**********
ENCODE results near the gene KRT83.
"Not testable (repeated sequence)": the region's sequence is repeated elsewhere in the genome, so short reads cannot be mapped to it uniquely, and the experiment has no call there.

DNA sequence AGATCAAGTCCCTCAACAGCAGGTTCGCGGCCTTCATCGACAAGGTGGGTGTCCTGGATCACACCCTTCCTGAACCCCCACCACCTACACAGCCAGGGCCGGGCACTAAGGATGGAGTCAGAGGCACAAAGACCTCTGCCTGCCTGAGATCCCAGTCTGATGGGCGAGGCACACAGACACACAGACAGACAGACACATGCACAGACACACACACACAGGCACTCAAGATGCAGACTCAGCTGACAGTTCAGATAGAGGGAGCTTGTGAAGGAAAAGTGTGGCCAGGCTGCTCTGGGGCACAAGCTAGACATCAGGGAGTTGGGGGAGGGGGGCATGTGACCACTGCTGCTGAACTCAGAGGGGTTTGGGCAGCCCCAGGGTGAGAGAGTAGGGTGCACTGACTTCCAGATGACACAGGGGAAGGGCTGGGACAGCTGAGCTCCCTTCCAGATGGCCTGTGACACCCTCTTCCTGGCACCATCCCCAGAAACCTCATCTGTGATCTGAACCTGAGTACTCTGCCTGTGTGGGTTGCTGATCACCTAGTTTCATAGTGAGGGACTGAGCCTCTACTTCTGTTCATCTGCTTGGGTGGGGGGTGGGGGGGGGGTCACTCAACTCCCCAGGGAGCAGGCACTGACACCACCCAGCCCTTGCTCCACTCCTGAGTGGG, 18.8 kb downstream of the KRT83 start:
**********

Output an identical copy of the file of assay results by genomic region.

ENCODE results near the gene KRT83.
"Not testable (repeated sequence)": the region's sequence is repeated elsewhere in the genome, so short reads cannot be mapped to it uniquely, and the experiment has no call there.

DNA sequence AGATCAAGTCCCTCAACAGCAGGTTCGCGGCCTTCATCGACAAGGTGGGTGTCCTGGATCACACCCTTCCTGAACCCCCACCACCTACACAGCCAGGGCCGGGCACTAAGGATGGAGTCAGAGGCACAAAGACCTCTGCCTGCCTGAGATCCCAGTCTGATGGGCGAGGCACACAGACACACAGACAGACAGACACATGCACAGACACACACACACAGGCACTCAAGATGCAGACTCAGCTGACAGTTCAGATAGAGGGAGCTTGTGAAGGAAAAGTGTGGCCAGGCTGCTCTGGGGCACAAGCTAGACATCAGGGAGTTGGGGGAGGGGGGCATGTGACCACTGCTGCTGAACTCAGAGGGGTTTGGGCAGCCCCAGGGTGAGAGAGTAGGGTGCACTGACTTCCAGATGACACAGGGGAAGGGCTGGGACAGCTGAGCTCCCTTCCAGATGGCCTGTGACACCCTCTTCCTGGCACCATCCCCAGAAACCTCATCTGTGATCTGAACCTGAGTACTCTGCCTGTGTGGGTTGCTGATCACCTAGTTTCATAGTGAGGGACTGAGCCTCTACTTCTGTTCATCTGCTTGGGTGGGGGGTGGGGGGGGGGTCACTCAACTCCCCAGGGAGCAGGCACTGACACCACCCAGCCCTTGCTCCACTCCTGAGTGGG, 18.8 kb downstream of the KRT83 start: